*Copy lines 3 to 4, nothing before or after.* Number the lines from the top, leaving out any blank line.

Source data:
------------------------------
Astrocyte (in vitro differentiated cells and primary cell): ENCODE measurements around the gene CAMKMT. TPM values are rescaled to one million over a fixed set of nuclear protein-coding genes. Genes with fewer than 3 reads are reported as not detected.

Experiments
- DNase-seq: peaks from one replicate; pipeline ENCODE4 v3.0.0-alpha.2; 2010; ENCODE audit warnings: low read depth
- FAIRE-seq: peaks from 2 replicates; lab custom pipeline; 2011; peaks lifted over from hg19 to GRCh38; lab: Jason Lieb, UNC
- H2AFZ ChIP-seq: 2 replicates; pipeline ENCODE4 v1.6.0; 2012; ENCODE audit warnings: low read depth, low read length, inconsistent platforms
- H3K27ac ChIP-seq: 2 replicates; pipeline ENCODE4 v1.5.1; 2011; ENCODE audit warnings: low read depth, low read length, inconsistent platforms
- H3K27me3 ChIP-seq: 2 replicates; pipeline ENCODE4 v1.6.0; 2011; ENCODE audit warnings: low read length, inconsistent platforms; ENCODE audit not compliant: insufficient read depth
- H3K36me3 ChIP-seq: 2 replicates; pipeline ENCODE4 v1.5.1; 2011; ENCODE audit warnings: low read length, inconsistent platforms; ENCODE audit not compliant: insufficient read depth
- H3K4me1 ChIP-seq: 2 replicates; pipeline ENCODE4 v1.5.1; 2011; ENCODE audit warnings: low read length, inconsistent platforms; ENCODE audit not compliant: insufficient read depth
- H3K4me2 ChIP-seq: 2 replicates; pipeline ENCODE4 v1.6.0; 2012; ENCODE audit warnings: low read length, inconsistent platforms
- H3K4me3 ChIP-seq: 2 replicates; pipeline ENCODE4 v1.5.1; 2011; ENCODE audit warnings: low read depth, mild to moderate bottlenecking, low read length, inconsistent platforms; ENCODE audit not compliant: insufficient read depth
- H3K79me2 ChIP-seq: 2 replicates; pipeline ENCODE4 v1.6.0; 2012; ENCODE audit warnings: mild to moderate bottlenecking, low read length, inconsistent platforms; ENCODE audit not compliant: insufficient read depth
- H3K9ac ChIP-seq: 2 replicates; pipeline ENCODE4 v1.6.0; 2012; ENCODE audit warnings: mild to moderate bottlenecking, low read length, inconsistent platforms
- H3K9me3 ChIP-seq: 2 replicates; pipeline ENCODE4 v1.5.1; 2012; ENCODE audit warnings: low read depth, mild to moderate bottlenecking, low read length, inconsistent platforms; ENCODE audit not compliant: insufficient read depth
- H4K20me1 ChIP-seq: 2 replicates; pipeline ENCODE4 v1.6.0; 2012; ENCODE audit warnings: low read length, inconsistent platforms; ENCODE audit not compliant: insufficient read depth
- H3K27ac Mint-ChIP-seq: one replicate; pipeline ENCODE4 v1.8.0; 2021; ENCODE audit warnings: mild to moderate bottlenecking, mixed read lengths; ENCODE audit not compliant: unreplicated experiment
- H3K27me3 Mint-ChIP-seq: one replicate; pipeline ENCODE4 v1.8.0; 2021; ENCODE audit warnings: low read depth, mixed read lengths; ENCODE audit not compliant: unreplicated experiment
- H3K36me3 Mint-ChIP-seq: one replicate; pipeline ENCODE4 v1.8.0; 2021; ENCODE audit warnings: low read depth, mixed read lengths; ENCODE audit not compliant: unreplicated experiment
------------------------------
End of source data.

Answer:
- DNase-seq: peaks from one replicate; pipeline ENCODE4 v3.0.0-alpha.2; 2010; ENCODE audit warnings: low read depth
- FAIRE-seq: peaks from 2 replicates; lab custom pipeline; 2011; peaks lifted over from hg19 to GRCh38; lab: Jason Lieb, UNC